What Would a Popular Movie Oscar Even Mean?

During a recent interview, Samuel L. Jackson suggested the Academy should hand out a special award to the year's most popular film

Samuel L. Jackson attends the LA premiere of Netflix's "Dolemite Is My Name" at Regency Village Theatre on September 28, 2019 in Westwood, California.
Samuel L. Jackson at the LA premiere of Netflix's "Dolemite Is My Name" in 2019
Rachel Luna/FilmMagic

Samuel L. Jackson is no stranger to blockbusters. Over the years, he’s appeared in some of the most beloved movies and highest-grossing franchises of all time. It makes sense, then, to a certain extent that he’d advocate for popular movies to be recognized by the Academy at the Oscars the same way more obscure indie films have historically been.

“All movies are valid,” Jackson said during a recent interview. “Some go to the cinema to be moved dearly. Some like superheroes. If somebody has more butts on seats it just means your audience is not as broad. There are people who have had successful careers but nobody can recite one line of their parts. I’m the guy who says shit that’s on a T-shirt.”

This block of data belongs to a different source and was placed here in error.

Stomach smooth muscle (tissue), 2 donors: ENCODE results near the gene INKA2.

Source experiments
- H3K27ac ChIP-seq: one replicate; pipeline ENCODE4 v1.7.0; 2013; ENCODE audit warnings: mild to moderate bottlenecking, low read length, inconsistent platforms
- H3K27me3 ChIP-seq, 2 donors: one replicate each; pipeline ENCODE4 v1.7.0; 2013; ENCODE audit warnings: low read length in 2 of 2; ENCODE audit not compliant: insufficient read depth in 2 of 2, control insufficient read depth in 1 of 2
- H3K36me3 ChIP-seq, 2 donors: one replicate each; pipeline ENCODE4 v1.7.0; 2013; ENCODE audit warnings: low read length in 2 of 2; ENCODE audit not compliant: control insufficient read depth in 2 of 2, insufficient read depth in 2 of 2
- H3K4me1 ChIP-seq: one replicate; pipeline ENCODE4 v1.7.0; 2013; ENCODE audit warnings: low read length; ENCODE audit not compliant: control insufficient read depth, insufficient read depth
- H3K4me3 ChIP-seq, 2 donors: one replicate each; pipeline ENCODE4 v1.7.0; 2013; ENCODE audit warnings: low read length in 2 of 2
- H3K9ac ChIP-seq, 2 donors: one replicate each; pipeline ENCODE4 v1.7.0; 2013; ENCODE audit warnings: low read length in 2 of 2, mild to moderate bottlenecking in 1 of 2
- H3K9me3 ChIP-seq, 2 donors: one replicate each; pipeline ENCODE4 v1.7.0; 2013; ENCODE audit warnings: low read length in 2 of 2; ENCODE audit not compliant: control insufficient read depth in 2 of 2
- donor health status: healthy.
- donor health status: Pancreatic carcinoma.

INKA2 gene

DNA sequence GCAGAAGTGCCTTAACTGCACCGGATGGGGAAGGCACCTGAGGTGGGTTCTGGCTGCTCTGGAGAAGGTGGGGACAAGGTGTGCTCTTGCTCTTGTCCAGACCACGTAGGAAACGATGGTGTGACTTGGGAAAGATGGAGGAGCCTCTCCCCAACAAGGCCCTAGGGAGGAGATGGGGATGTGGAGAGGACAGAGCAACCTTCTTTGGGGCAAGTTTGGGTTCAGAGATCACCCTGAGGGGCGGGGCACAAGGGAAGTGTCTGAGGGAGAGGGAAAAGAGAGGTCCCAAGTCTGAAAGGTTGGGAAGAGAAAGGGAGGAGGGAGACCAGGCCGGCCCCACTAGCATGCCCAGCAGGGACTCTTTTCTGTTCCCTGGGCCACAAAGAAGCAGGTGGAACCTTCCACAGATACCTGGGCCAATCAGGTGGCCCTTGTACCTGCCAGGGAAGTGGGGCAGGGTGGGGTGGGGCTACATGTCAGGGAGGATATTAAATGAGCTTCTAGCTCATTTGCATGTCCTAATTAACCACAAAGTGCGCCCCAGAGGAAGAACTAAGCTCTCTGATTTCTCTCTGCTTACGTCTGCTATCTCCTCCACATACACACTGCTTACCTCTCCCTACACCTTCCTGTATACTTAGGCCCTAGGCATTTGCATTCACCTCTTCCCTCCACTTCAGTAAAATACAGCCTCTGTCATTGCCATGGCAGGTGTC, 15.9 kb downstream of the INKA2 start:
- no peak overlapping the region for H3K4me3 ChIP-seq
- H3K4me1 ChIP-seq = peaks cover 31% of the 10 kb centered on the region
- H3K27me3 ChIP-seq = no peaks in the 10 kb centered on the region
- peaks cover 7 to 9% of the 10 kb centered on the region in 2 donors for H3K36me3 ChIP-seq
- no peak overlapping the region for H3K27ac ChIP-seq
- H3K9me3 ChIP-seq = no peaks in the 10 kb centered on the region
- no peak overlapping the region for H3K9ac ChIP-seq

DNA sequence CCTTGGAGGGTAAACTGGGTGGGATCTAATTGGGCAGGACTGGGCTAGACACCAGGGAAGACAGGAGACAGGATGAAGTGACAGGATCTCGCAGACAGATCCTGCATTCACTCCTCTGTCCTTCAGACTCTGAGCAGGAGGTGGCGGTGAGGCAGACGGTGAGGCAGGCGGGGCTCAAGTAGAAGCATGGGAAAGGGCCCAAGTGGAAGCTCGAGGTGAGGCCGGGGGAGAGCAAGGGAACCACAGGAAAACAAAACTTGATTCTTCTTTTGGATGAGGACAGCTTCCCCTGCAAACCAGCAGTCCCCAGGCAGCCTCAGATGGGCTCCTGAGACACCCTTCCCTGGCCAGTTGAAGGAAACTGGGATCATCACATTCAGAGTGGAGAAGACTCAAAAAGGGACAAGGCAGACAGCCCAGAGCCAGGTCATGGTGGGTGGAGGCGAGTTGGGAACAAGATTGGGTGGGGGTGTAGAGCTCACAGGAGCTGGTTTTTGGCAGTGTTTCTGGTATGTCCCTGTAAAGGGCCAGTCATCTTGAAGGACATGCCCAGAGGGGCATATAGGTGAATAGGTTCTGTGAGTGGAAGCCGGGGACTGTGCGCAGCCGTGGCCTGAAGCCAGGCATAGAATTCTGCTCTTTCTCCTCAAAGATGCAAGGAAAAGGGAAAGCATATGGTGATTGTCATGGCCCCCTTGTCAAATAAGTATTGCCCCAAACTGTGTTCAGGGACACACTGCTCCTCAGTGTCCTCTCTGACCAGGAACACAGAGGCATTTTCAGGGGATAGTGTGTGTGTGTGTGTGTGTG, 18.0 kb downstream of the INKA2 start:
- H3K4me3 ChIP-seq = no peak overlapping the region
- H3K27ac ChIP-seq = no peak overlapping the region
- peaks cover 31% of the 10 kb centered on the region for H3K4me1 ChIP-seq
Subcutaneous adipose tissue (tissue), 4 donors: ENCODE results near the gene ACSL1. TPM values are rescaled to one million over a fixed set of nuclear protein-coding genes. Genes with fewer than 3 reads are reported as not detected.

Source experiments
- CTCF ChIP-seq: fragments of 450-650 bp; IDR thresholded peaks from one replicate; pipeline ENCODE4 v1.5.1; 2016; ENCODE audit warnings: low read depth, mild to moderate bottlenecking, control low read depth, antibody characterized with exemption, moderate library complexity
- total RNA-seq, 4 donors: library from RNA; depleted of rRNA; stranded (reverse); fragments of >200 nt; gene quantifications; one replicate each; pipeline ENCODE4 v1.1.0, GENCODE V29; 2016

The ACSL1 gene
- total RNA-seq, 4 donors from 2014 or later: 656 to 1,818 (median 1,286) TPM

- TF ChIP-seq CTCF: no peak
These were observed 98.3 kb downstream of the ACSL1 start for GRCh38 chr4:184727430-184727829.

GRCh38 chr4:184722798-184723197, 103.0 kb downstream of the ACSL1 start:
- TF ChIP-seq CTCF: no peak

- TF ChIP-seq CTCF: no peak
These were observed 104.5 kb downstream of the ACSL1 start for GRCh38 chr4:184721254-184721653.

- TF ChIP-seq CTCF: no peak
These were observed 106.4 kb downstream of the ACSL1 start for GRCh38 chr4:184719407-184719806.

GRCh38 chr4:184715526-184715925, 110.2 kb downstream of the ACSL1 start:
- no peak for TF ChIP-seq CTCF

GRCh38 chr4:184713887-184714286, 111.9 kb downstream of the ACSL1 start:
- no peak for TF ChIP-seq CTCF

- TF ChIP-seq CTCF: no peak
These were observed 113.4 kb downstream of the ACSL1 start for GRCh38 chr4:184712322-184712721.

He’s not wrong there, of course. But his proposed solution is where he starts to lose us; Jackson suggests that the year’s most popular movie should receive a special award at Hollywood’s biggest night.

“They should have an Oscar for the most popular movie,” he said, noting that drawing audiences into theaters is “what the business is about.” He added that Spider-Man: No Way Home, which has grossed $1.8 billion and counting, should receive an Oscar this year to acknowledge its success.

“They should!” he added. “It did what movies did forever — it got people to a big dark room.”

But relegating big blockbusters to their own category and simply handing out a prize to whichever movie managed to rake in the most money that year won’t do anything to encourage Academy voters to treat them with respect and honor them with any actual awards. Do big-budget movies like Spider-Man: No Way Home deserve to be recognized for their achievements? Sure. But keeping them segregated from the more arty “serious” films in the major categories won’t accomplish that.

And furthermore, do we really need to hand out a trophy to the most popular movie to confirm that it’s the most popular? Isn’t that already a prize in itself? To quote Don Draper, “That’s what the money is for.”

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